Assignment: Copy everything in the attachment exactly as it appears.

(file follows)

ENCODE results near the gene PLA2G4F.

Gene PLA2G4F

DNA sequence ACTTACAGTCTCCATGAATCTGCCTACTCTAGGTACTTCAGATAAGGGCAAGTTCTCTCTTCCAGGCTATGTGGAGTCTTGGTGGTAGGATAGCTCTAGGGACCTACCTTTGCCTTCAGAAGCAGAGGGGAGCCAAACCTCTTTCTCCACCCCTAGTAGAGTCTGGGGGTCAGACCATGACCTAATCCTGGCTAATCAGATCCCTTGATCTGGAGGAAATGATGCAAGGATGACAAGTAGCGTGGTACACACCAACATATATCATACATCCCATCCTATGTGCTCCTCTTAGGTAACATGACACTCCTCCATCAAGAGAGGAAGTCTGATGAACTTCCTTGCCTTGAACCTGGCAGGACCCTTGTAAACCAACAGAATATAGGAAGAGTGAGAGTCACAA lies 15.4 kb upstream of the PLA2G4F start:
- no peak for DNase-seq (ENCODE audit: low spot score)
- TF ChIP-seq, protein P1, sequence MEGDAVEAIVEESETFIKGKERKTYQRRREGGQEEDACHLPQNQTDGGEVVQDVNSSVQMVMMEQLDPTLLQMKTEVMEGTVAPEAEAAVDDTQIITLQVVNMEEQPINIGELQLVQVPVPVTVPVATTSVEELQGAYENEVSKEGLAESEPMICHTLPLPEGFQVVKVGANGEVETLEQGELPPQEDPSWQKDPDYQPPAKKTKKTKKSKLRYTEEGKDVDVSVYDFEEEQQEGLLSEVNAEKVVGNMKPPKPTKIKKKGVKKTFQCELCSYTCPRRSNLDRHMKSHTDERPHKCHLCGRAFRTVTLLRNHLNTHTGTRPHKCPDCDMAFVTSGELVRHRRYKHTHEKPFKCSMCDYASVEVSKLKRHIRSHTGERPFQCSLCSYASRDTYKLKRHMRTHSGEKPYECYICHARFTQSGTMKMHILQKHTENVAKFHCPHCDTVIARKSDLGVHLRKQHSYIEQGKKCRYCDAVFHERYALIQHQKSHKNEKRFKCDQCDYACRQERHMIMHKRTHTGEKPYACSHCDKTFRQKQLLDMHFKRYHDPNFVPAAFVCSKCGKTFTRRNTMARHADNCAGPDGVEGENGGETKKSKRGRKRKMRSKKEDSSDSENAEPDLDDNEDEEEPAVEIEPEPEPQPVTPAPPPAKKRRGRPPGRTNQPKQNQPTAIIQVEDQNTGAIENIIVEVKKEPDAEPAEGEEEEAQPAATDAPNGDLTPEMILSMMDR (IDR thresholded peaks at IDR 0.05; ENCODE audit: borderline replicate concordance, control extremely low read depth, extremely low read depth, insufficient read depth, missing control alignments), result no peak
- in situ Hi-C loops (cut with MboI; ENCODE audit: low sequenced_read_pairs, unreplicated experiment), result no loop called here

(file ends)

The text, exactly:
ENCODE results near the gene PLA2G4F.

Gene PLA2G4F

DNA sequence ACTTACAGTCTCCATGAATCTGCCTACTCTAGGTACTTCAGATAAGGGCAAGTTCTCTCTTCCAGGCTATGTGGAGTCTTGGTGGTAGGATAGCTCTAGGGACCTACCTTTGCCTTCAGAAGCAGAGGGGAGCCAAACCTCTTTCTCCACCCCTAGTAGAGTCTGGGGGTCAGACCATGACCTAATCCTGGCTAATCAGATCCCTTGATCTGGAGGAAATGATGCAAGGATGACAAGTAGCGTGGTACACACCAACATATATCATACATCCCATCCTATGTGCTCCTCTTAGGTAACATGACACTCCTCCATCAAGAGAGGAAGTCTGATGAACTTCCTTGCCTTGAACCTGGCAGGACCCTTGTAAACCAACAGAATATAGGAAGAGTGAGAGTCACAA lies 15.4 kb upstream of the PLA2G4F start:
- no peak for DNase-seq (ENCODE audit: low spot score)
- TF ChIP-seq, protein P1, sequence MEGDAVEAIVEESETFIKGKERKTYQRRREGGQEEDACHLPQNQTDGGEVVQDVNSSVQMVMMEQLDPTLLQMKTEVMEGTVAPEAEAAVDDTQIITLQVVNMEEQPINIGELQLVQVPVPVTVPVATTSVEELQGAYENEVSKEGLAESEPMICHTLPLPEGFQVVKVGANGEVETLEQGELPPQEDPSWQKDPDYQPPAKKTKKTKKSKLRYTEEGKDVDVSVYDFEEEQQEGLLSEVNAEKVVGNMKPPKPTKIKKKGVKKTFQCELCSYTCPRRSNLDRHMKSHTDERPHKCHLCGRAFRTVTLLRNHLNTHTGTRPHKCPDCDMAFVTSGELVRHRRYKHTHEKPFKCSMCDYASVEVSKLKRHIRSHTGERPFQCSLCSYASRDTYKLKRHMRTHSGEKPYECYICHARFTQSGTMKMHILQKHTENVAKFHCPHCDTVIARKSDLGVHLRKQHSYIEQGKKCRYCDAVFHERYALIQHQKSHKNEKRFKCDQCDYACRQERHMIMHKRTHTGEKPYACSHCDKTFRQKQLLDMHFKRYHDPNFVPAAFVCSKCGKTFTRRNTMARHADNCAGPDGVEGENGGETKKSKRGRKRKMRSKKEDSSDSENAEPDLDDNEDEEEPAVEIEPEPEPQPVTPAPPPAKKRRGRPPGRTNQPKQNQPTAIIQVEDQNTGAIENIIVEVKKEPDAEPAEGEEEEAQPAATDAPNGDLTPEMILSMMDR (IDR thresholded peaks at IDR 0.05; ENCODE audit: borderline replicate concordance, control extremely low read depth, extremely low read depth, insufficient read depth, missing control alignments), result no peak
- in situ Hi-C loops (cut with MboI; ENCODE audit: low sequenced_read_pairs, unreplicated experiment), result no loop called here